In her second exhibition at Andrew Kreps, Berlin-based artist Hito Steyerl takes a multimedia approach to privacy and physicality in the internet age. The exhibition features two films, “Strike” and the eponymous “How Not to Be Seen: A Fucking Didactic Educational Installation,” alongside a series of sculptural objects. The film “How Not to Be Seen: A Fucking Didactic Educational Installation” quite literally serves as an instructional video on how to become invisible in an age of digital surveillance, with solutions as elaborate as using green-screen effects to disappear into virtual shopping malls and as tongue-in-cheek as simply being a female over 50. In the words of the artist:

This condition opens up within and by means of an avalanche of digital images, which multiply and proliferate while real people disappear or are fixed, scanned and over-represented by an overbearing architecture of surveillance. How do people disappear in an age of total over-visibility? Which huge institutional and legal effort has to be made to keep things unspoken and unspeakable even if they are pretty obviously sitting right in front of everyone’s eyes? Are people hidden by too many images? Do they go hide amongst other images? Do they become images?


 Greenpoint Open Studios Sign-Up Party

When: Friday, August 15, 7–10pm
Where: Diamond Bar (43 Franklin Street, Greenpoint, Brooklyn)

Want to be a part of Greenpoint Open Studios (GOS) 2014? Head down to the Diamond Bar on Franklin Street this Friday for a night of art and music. The deadline for GOS is August 31, and if you sign-up on Friday night, you’ll get a free beer on the house. Images from previous GOS events can be found at

 Living with Pop: A Reproduction of Capitalist Realism

KP Brehmer, “Deutsche Werte (German Values)” (1967) (photo by Mostafa Heddaya)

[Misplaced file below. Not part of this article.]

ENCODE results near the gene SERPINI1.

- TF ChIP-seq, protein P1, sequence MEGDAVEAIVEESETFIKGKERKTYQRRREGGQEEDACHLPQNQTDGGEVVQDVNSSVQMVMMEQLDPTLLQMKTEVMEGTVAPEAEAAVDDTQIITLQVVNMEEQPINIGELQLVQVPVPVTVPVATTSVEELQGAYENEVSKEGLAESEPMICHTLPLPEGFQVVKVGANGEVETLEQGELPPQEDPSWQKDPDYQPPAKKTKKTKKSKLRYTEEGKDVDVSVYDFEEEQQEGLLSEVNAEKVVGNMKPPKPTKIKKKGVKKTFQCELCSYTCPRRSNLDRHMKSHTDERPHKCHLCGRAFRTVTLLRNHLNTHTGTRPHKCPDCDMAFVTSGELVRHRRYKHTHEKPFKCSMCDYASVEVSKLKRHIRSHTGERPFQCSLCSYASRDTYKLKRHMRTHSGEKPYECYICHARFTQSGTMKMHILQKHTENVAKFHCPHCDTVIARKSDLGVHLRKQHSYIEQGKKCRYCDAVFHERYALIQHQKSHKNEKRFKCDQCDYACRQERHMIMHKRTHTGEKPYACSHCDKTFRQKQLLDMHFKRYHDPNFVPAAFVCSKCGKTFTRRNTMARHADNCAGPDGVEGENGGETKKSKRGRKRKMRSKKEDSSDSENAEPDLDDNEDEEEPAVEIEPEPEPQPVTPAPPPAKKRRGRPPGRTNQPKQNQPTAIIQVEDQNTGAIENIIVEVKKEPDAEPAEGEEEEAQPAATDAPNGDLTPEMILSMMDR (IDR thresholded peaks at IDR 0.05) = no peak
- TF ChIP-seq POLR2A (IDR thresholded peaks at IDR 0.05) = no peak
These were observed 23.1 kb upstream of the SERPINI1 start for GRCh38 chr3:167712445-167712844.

KP Brehmer, “Deutsche Werte (German Values)” (1967) (photo by Mostafa Heddaya)

When: Closes Sunday, August 17
Where: Artists Space (38 Green Street, Soho, Manhattan) and Artists Space Books & Talks (55 Walker Street, Tribeca, Manhattan)

Closing this weekend, Artists Space’s Living with Pop, bills itself as the first US exhibition to examine “Capitalist Realism,” a term coined for the work of Manfred Kuttner, Konrad Leug, Sigmar Polke, and Gerhard Richter in 1963. Split across both Artists Space locations, one half of the exhibition is dedicated to examining the influence of Fluxus on the four artists. Check out Hyperallergic’s review by Mostafa Heddaya:

Despite the gulf of politics and recent history, what’s striking about Capitalist Realism is that its effect is in many ways indistinguishable from that of American Pop Art: the trouble is not that the glib vocabulary of advertising assimilates critique, but that it flattens it. 

 Self-Taught Genius: Treasures from the American Folk Art Museum

When: Closes Sunday, August 17
Where: American Folk Art Museum (2 Lincoln Square, Upper West Side, Manhattan)

Closing in New York this Sunday before embarking on a four-year tour across the US, Self-Taught Genius celebrates artworks from the American Folk Art Museum’s collection. Reviewed by Edward M. Gómez for Hyperallergic Weekend last June, highlights include Ammi Phillips’ “Girl in Red Dress with Cat and Dog” (1830–1835), David Cordier’s, “Birth Record for Hana Oberholtzer” (1816), and “Flag Gate” (c. 1876) whose creator remains unknown.


 Zines+ and the World of ABC No Rio

When: Through Saturday, September 27
Where: The Center for Book Arts (28 West 27th Street, Chelsea, Manhattan)

Comprised of ephemera from the ABC No Rio zine library archives, Zines+ and the World of ABC No Rio promises to introduce the history of the zine while examining its myriad forms and functions:

The exhibit presents and explains a range of these self-same printed materials, mixing both artists’ original creations with items from the ABC No Rio zine library archives, covering subject matter from arts-community history to political commentary.

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With contributions by Alix Taylor and Claire Voon